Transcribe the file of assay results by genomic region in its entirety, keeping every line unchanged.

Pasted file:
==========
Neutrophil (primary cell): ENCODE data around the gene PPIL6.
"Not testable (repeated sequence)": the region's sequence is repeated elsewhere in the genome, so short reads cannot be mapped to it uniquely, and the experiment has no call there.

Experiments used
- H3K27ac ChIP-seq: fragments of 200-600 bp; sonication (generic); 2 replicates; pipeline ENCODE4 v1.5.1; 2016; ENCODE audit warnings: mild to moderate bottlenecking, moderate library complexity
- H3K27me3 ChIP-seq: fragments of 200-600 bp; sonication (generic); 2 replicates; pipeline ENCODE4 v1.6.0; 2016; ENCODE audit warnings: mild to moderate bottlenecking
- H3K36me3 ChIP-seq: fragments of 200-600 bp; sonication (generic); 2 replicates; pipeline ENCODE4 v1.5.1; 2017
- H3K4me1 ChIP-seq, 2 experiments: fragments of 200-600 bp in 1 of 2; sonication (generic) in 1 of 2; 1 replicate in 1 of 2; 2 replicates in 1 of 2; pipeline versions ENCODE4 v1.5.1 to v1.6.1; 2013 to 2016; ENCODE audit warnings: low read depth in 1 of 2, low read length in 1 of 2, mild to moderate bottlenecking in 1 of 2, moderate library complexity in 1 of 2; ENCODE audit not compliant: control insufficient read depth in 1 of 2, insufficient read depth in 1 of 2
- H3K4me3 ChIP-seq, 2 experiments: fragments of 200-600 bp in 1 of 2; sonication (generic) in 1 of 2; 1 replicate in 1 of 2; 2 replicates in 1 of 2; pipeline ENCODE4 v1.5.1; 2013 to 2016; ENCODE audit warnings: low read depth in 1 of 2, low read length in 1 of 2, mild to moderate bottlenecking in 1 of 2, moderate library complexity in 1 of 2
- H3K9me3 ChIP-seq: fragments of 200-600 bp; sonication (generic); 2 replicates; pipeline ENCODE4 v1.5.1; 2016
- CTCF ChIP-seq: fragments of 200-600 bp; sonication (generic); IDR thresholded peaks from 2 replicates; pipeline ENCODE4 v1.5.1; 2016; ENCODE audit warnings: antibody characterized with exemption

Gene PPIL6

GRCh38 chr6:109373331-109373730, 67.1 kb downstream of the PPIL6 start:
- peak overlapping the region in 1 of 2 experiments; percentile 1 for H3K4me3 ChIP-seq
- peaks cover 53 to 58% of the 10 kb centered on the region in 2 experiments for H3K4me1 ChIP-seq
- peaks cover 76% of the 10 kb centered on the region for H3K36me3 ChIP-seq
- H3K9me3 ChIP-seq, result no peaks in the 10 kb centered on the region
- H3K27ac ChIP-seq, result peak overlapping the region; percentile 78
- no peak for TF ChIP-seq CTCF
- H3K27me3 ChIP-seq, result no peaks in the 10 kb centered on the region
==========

Neutrophil (primary cell): ENCODE data around the gene PPIL6.
"Not testable (repeated sequence)": the region's sequence is repeated elsewhere in the genome, so short reads cannot be mapped to it uniquely, and the experiment has no call there.

Experiments used
- H3K27ac ChIP-seq: fragments of 200-600 bp; sonication (generic); 2 replicates; pipeline ENCODE4 v1.5.1; 2016; ENCODE audit warnings: mild to moderate bottlenecking, moderate library complexity
- H3K27me3 ChIP-seq: fragments of 200-600 bp; sonication (generic); 2 replicates; pipeline ENCODE4 v1.6.0; 2016; ENCODE audit warnings: mild to moderate bottlenecking
- H3K36me3 ChIP-seq: fragments of 200-600 bp; sonication (generic); 2 replicates; pipeline ENCODE4 v1.5.1; 2017
- H3K4me1 ChIP-seq, 2 experiments: fragments of 200-600 bp in 1 of 2; sonication (generic) in 1 of 2; 1 replicate in 1 of 2; 2 replicates in 1 of 2; pipeline versions ENCODE4 v1.5.1 to v1.6.1; 2013 to 2016; ENCODE audit warnings: low read depth in 1 of 2, low read length in 1 of 2, mild to moderate bottlenecking in 1 of 2, moderate library complexity in 1 of 2; ENCODE audit not compliant: control insufficient read depth in 1 of 2, insufficient read depth in 1 of 2
- H3K4me3 ChIP-seq, 2 experiments: fragments of 200-600 bp in 1 of 2; sonication (generic) in 1 of 2; 1 replicate in 1 of 2; 2 replicates in 1 of 2; pipeline ENCODE4 v1.5.1; 2013 to 2016; ENCODE audit warnings: low read depth in 1 of 2, low read length in 1 of 2, mild to moderate bottlenecking in 1 of 2, moderate library complexity in 1 of 2
- H3K9me3 ChIP-seq: fragments of 200-600 bp; sonication (generic); 2 replicates; pipeline ENCODE4 v1.5.1; 2016
- CTCF ChIP-seq: fragments of 200-600 bp; sonication (generic); IDR thresholded peaks from 2 replicates; pipeline ENCODE4 v1.5.1; 2016; ENCODE audit warnings: antibody characterized with exemption

Gene PPIL6

GRCh38 chr6:109373331-109373730, 67.1 kb downstream of the PPIL6 start:
- peak overlapping the region in 1 of 2 experiments; percentile 1 for H3K4me3 ChIP-seq
- peaks cover 53 to 58% of the 10 kb centered on the region in 2 experiments for H3K4me1 ChIP-seq
- peaks cover 76% of the 10 kb centered on the region for H3K36me3 ChIP-seq
- H3K9me3 ChIP-seq, result no peaks in the 10 kb centered on the region
- H3K27ac ChIP-seq, result peak overlapping the region; percentile 78
- no peak for TF ChIP-seq CTCF
- H3K27me3 ChIP-seq, result no peaks in the 10 kb centered on the region